Trump to unveil punishing trade actions against China Thursday
Kevin Dietsch-Pool/Getty Images(WASHINGTON) — President Donald Trump is set to announce actions the United States will take against China to combat what the administration claims are unfair practices related to intellectual property.
“Tomorrow, the president will announce the actions he has decided to take based on [the U.S. Trade Representative]’s 301 investigation into China’s state-led, market-distorting efforts to force, pressure, and steal U.S. technologies and intellectual property,” deputy press secretary Raj Shah said in a statement.
The specific nature of these actions was not detailed.
The White House’s confirmation of the pending announcement comes amid reports that the president will roll out steep tariffs of tens of billions annually against China. The White House declined to confirm those figures on Wednesday, but a USTR official said that tariffs and investment restrictions are options that the president will have at his disposal based on the USTR’s investigation into China’s practices.
The investigation, which was initiated in August of last year to look into China’s practices as it relates to intellectual property, was very “getting very close” to concluding on Wednesday, the official said.
Among China’s behaviors that the U.S. has investigated is a whether the country has used state funds to purchase U.S. intellectual property, as well as China’s practice of not allowing U.S. companies the same abilities as Chinese companies to license intellectual property in China.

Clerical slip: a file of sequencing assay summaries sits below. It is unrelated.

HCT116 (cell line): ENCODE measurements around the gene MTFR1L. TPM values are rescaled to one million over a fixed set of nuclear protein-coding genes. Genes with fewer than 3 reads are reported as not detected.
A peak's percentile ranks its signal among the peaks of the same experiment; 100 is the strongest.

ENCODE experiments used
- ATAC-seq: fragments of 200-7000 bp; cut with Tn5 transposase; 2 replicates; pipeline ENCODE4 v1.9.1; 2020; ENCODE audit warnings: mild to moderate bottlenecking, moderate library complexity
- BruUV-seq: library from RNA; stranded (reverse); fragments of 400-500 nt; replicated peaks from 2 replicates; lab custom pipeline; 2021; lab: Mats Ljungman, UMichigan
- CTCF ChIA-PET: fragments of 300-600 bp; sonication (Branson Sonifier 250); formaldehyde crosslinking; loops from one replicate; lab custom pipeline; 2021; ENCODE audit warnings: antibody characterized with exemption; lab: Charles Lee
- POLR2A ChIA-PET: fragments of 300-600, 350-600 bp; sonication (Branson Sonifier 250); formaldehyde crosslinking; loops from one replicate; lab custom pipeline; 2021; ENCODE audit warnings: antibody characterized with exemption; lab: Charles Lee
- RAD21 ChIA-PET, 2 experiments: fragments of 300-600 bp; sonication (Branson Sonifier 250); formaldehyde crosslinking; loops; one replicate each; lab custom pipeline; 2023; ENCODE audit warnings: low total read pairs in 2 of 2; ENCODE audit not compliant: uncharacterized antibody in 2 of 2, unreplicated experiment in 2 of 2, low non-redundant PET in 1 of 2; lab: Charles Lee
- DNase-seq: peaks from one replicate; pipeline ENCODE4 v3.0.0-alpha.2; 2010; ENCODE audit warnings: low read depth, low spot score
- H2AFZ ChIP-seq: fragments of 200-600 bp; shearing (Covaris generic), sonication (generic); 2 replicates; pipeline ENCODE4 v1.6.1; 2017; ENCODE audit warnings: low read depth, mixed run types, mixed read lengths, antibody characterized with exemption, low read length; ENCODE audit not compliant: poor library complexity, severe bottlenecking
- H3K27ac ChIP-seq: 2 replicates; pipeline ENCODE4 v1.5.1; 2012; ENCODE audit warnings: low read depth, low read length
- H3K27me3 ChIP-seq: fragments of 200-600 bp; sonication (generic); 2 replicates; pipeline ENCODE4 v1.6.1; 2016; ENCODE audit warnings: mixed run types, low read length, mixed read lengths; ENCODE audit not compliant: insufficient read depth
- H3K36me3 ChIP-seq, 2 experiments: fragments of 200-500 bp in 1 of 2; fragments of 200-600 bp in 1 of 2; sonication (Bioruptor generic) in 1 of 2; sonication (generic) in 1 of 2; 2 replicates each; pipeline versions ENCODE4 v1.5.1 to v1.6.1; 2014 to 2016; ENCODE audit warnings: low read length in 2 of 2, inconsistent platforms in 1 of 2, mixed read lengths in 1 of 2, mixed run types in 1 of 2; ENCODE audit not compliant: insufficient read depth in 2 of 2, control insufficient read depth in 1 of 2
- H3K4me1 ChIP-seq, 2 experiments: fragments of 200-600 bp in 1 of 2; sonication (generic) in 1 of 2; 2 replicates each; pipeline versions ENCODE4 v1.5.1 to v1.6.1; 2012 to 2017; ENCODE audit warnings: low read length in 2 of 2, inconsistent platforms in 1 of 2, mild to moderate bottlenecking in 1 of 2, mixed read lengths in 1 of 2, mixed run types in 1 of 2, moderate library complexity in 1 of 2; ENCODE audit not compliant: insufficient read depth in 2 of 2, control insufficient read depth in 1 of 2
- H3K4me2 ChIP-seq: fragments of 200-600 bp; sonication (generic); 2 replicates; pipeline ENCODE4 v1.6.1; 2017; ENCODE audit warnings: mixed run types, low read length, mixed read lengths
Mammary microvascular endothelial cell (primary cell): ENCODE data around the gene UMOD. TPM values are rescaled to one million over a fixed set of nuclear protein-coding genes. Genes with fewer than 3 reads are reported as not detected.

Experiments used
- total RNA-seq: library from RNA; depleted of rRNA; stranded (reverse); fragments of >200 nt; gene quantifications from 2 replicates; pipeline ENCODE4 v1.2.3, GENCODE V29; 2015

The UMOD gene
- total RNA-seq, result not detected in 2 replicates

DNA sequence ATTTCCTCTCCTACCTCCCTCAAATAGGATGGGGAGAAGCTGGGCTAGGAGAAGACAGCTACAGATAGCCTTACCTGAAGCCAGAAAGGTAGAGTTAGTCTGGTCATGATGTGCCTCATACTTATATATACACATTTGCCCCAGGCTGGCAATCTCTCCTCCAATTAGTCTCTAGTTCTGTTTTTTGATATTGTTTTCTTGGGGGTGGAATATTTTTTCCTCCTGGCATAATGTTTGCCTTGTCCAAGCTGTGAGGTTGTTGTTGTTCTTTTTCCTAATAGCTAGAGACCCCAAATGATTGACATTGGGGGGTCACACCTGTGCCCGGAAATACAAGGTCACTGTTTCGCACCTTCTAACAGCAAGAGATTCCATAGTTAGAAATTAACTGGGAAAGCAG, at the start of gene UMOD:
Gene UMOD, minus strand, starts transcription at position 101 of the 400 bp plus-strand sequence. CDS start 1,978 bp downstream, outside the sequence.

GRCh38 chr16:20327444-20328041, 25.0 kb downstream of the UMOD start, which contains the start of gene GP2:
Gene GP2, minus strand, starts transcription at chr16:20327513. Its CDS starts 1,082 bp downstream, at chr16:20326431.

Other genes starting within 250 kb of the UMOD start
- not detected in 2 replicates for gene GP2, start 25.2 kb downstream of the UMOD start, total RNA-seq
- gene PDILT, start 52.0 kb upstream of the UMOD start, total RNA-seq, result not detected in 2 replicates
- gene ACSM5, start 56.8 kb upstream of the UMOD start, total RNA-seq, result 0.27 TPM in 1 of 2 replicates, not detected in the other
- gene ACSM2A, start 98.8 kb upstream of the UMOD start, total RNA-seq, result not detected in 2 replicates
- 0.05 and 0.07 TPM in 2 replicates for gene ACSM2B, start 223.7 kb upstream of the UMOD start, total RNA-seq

The official said that the USTR has found that the World Trade Organization and other negotiations with China have not been sufficient in reining in the country’s behavior.
“Is the WTO alone going to be able to get at a lot of these things? No. Can you simply sit down and get them to sign on to commitments and then trust that those commitments are going to solve the problem? No,” the official said.
The official also said the administration has been engaged in a months-long effort to engage with China diplomatically on its intellectual property practices and said there’s been an extensive interagency process.
“As of today, the administration has not been satisfied with the types of responses we’ve been getting from China and now we’re getting very close to the end of potentially this 301 investigation, so obviously the president will have the final say,” the official said.
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